Captain Ken #10Peninsular Bay container fire

Captain Ken Owen had a long career at sea which included sailing as master with Overseas Containers Limited (OCL), P&O Containers and P&O Nedlloyd.   Ken is now retired and in 2020 he started writing a monthly article for publication using the pen name 'Captain Ken' in the Mellor Church Outlook magazine.

A number of articles that Ken has written are about his time at sea and he has very kindly agreed that we can share them here.  

This is the tenth article that we have reproduced on the PONLHeritage site and this one covers an incident when the Peninsular Bay had a fire in a cargo container stowed on deck.

Peninsular Bay (in the later P&O Nedlloyd livery)


In the early nineties I was Captain of the P&O Containers’  recently built container ship, ‘ Peninsular Bay’.  We had a completely British crew of only 20, and were employed in a joint service with Denmark’s Maersk company, to run between the Far East (mainly China) and North Europe.

On one memorable occasion, we were homeward bound in the Mediterranean following a successful voyage, i.e., a full cargo of containers and exactly on the advertised schedule when to our horror, smoke was observed emitting from the container stack on deck. 

Although we were carrying some four thousand containers, we generally only know the actual contents of those that are declared as ‘hazardous.  We were able to identify the one that was on fire as from the cargo plan so we knew it was hazardous.  

Strangely enough the cargo was simply charcoal, packed in polythene bags in cardboard cartons.  The problem is it can be liable to spontaneous combustion, and that is exactly what had happened.   Because of the hazard it had been stowed on deck in a position that the crew could actually reach, and thus we were able to insert high pressure fire hoses into the burning container.  Our very serious worry was that in the same container stack we had numerous containers of manila hemp which was also highly inflammable and could easily cause the entire cargo to go on fire.

As an aside, the bales of manila hemp we were carrying were once a very common cargo imported from the Far East in order to make into rope.  I had been surprised that despite that now rope was made from polythene and nylon, we seemed to be importing even more bales of hemp.  The solution was that the changeover coincided with the invention of the tea bag.  The wet strength of the hemp was ideal for making the tea bag paper.  A wonderful illustration of the proverb.   ‘When one door closes- another door will open.’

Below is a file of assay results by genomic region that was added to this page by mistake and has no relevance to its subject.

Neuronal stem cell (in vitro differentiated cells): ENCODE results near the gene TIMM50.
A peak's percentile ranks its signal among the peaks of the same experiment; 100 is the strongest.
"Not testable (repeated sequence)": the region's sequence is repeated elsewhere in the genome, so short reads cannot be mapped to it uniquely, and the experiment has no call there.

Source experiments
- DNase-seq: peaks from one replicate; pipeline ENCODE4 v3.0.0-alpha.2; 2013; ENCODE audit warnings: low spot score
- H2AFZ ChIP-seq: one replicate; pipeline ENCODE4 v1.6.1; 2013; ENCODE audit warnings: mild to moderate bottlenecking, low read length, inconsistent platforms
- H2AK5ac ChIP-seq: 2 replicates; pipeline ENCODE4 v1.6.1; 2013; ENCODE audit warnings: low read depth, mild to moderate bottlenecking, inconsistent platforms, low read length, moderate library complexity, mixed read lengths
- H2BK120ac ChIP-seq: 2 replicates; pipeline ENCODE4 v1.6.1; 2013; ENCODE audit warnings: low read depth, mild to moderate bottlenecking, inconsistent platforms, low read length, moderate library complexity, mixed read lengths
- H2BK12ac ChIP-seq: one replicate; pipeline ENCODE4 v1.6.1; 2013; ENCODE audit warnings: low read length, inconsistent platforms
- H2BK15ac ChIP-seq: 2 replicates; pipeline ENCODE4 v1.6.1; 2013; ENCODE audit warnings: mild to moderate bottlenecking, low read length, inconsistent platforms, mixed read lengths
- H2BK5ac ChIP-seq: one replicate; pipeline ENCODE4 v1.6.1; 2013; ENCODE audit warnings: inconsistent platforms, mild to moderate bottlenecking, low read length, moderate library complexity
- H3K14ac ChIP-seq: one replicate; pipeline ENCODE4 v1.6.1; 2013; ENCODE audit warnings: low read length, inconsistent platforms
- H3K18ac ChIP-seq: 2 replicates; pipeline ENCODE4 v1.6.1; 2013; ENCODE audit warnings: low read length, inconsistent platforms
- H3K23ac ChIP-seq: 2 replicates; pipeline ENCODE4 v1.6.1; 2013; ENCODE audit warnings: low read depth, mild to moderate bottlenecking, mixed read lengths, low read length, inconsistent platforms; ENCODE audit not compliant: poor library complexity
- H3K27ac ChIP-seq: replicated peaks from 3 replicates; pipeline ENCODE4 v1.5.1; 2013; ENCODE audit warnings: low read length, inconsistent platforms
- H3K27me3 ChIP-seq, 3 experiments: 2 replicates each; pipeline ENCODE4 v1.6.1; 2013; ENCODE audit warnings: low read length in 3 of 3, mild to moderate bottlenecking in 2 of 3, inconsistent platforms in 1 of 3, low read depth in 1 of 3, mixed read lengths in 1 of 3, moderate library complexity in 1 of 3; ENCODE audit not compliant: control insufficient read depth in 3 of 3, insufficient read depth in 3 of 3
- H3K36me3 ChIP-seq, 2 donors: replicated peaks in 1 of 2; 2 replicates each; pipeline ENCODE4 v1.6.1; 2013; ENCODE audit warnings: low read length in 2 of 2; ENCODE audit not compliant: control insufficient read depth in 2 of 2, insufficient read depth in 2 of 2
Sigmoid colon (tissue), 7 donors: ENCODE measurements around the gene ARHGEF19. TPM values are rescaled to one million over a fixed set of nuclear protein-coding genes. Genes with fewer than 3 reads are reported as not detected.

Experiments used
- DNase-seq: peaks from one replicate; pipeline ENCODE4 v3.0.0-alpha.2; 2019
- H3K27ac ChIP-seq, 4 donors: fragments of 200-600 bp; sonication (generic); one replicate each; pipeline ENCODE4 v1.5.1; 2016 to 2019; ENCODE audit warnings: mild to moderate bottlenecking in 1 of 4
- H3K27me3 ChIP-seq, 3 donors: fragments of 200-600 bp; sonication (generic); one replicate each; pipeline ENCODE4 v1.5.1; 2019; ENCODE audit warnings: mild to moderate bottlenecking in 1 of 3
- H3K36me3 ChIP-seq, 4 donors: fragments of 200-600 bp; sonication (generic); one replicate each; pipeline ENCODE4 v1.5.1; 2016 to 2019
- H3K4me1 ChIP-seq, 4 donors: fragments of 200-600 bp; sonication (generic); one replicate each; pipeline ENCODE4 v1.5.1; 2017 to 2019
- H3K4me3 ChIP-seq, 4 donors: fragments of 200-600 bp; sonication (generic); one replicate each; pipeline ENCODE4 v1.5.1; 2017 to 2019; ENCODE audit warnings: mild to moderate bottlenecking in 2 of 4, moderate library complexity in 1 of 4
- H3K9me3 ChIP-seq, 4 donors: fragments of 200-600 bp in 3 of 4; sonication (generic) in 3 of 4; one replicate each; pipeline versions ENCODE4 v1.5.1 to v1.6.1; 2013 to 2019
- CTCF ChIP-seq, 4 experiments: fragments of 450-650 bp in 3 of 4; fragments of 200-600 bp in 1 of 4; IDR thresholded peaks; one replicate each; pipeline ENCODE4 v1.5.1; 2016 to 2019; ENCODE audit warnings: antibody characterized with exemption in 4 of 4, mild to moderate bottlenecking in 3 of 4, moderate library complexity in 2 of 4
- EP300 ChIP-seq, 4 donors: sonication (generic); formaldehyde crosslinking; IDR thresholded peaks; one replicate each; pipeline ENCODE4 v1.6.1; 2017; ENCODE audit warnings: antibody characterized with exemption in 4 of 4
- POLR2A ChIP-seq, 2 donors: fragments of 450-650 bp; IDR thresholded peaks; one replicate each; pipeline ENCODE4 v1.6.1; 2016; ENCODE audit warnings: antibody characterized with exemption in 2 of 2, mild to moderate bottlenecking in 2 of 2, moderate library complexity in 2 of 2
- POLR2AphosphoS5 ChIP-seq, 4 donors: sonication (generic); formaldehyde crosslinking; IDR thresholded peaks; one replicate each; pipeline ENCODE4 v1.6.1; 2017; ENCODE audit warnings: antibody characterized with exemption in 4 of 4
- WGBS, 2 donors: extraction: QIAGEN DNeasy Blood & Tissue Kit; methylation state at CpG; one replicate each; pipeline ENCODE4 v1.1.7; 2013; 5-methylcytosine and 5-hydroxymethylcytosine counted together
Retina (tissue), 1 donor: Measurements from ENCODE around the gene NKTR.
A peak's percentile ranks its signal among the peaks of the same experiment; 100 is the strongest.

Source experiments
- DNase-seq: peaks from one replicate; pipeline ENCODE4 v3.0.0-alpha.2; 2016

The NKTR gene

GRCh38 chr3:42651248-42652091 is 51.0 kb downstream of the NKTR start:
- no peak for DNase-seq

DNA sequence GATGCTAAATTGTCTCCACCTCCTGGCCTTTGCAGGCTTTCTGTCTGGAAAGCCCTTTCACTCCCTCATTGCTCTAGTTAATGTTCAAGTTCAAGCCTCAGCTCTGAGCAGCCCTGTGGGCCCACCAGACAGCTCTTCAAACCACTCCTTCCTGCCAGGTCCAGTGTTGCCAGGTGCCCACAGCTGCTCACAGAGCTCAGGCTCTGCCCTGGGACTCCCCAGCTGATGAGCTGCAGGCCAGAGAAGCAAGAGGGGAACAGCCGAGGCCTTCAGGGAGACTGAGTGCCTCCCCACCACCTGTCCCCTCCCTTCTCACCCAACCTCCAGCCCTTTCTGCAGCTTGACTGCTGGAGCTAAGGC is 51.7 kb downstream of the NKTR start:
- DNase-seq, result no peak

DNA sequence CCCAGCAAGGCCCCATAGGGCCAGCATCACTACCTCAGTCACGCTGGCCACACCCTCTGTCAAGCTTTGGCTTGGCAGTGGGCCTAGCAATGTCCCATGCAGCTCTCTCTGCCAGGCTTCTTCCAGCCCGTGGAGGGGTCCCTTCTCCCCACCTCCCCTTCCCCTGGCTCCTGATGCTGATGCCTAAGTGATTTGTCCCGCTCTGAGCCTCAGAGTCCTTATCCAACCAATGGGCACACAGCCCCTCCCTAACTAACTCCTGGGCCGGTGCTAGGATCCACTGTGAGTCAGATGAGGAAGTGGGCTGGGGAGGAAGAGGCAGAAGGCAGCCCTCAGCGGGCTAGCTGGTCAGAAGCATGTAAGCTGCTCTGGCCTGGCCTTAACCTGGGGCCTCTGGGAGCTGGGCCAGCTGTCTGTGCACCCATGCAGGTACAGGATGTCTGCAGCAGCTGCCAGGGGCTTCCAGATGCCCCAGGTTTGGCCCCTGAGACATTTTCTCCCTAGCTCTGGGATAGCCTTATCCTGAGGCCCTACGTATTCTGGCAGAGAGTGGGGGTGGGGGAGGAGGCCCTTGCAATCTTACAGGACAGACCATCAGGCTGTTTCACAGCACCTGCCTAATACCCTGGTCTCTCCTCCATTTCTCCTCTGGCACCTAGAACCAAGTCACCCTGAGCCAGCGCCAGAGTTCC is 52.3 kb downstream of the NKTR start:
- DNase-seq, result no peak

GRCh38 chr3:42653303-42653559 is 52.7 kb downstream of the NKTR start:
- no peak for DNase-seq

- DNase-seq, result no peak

I had telephoned to our head office in London to advise the Fleet Management department of the circumstances and explained how we were fighting the fire.   To our horror, each time we thought we had managed to extinguish the fire, it flared up again, and I realized we would have to jettison the cargo.  Th 40-foot container, with its 23 tonnes of charcoal in hundreds of cartons was stowed at deck level in the centre of the ship so it was possible to access it.


While the Chief Officer and Second Engineer wearing protective clothing and breathing apparatus entered the smoke-filled container, the rest of the crew operated the fire hoses and then formed a queue between them and the ship’s side.  And thus, with extreme difficulty they managed pass the cartons hand to hand and jettison all the 23 tonnes of boxed charcoal into the sea. 


I remained on the bridge and the Chief Engineer in the engine room and every other person on board helped in the operation.  The operation was successful, and we and the Company were highly relieved.  Having once actually seen a large Evergreen container ship, aground in the Elbe River, with the entire deck stow ablaze, I was particularly grateful to everybody on board.   As required by law, I notified the authorities at Southampton, our first port of call, and when we arrived there the incident was duly investigated, and the ship continued her voyage to Rotterdam and Hamburg.


I was reminded of another of my favourite proverbs, ‘No good deed, goes un-punished’, when the following voyage, I received, by post a hundred-guilder personal penalty fine from the Dutch port authorities who had mistakenly assumed that our call there had been our first following the Incident.

(This article was first published in the July 2022 edition of the Mellor Church Outlook Magazine).

For further articles in this series:

Captain Ken Owen has kindly provided us with a new series of articles which will be published on a regular basis here. If you are interested in reading other articles that he has written which we haven't yet used then please feel free to go to